9 Black Mambas Hatched At Reptile Gardens In South Dakota
July 10, 2018
The Reptile Gardens in Rapid City, SD announced via Facebook that it has successfully hatched nine black mamba snakes (Dendroaspis polylepis) one of the deadliest venomous snakes in Africa.
Terry is pretty excited about our first ever hatching of Black Mambas - 9 beautiful babies. Talk about a can of worms,...Posted by Reptile Gardens on Friday, July 6, 2018
"They were hatched on the 24th of June 2018, and as far as we know this is the first zoo hatching of black mambas since 1998," the Reptile Garden posted on Facebook. The snakes were bred and hatched at the garden and are currently about a foot long.
The zoo says this is the first hatching of the species in the United States in more than 10 years. The zoo's curator, Terry Phillip is ecstatic that the zoo is helping to preserve the species in the wild by displaying captive-bred specimens, rather than wild-caught.
The black mamba is one of the fastest snakes in the world and one of the deadliest. It is called the black mamba because the black color of its mouth, and not its outside coloration.
"It's very important that zoos worldwide encourage the captive reproduction of a lot of different species, all different species if we could, but ambassadors to their wild counterparts are very very important," Phillip told KEVN.com. You need to have animals in captivity to inspire the next generation of biologists and people that are concerned about conservation and the planet altogether. It's a very very important part of what we do here at Reptile Gardens."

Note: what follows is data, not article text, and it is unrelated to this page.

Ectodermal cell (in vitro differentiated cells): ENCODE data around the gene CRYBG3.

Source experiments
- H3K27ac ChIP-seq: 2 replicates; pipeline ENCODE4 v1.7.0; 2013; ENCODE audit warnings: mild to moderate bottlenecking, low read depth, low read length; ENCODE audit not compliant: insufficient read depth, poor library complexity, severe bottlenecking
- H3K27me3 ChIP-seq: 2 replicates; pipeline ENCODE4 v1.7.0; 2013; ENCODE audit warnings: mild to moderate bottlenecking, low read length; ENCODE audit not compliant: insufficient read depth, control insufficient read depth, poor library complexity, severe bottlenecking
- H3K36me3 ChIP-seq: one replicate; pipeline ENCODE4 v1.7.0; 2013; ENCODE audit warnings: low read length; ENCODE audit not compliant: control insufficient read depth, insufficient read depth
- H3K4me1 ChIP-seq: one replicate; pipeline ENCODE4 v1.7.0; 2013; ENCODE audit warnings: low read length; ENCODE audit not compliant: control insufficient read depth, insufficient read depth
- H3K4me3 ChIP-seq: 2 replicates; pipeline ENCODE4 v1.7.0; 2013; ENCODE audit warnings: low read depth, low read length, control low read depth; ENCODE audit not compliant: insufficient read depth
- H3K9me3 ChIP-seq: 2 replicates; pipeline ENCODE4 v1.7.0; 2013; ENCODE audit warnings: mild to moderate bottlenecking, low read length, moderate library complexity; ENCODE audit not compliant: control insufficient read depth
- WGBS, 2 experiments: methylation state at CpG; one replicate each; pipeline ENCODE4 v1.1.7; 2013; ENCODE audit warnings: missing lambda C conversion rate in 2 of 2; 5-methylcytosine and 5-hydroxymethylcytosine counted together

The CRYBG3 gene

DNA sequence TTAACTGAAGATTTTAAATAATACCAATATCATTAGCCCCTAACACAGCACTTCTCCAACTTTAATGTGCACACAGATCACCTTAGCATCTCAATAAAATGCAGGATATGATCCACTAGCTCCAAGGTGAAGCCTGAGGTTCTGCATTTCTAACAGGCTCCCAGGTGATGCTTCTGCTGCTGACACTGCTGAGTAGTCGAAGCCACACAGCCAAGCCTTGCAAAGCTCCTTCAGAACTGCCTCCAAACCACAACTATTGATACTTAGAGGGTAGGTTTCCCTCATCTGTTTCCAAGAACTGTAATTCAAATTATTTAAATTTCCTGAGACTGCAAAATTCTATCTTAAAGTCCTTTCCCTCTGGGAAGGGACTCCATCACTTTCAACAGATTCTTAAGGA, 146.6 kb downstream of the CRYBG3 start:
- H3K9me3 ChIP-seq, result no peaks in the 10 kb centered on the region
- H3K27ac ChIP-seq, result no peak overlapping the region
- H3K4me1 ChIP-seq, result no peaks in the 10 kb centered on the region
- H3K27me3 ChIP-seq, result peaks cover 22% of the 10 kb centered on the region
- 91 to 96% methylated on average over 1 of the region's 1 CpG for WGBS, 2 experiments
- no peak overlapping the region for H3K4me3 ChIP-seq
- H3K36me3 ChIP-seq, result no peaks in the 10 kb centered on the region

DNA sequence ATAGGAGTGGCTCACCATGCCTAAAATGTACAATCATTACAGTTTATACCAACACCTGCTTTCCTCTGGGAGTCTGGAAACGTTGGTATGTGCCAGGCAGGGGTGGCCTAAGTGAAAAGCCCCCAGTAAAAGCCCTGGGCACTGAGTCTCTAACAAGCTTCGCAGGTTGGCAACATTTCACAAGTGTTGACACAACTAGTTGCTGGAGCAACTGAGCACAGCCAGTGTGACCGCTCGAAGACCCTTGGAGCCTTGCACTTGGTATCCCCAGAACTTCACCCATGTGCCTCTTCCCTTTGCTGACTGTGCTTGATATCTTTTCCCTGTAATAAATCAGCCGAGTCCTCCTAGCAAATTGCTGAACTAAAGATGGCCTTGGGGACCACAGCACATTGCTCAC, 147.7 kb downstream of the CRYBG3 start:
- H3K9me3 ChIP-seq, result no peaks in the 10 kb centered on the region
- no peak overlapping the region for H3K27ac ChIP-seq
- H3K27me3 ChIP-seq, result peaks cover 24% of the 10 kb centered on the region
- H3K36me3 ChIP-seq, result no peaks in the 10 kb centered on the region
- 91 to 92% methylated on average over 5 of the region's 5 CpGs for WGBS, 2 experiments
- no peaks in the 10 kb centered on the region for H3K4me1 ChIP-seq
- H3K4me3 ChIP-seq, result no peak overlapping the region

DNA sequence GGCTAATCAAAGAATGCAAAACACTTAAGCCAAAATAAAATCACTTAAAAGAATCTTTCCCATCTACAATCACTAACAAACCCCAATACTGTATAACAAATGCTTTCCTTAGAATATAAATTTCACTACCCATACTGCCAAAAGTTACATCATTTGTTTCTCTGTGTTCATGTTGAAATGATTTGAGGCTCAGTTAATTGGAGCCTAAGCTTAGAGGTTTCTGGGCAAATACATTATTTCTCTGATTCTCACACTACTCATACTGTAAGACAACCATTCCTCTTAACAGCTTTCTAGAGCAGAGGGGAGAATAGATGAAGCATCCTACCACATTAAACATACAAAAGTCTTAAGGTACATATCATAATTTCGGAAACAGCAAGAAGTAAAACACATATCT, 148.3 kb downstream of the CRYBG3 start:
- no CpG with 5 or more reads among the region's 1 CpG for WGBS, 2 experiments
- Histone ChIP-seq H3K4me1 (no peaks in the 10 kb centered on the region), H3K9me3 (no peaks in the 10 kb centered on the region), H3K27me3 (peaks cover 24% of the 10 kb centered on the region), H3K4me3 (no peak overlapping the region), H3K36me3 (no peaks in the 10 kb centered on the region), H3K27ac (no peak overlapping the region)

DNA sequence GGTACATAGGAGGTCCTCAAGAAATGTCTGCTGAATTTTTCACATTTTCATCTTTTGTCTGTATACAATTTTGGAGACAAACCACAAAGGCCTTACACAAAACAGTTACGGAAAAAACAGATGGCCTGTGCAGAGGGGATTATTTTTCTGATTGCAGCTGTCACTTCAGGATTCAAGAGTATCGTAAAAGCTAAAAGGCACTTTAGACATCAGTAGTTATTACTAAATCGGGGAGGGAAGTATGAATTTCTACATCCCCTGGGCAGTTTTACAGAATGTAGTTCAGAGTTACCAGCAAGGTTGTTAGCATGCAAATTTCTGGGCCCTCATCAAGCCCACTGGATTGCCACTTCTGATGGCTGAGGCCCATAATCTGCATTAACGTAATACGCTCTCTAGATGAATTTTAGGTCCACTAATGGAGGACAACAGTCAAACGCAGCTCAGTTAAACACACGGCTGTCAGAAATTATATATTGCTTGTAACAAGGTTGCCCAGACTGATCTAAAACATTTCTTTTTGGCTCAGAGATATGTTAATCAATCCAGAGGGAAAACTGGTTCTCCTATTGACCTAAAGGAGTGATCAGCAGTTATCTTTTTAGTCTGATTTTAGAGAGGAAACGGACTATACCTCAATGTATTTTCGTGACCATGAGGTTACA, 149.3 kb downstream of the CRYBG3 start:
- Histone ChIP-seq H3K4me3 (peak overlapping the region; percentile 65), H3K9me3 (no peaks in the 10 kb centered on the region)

The reptiles will hopefully be put on display soon. If you are in Rapid City, SD, be sure to check them out at the Reptile Garden. Visit the Reptile Garden Facebook page for more information.
The black mamba is one of the fastest snakes in the world. It is said to be capable of traveling 6.8 mph over short distances. It is also one of the most deadliest snakes in the world, capable of causing the collapse of a human with its venom within 45 minutes of envenomation, and death within seven to 15 hours. The mouth lining of this snake is black, hence the name, black mamba. Its scales are olive brown to gray and are smooth. The fangs on this species are immovable and reside right in the front of the mouth.
The range of this snake includes central eastern Africa (Somalia and Ethiopia) to South Africa.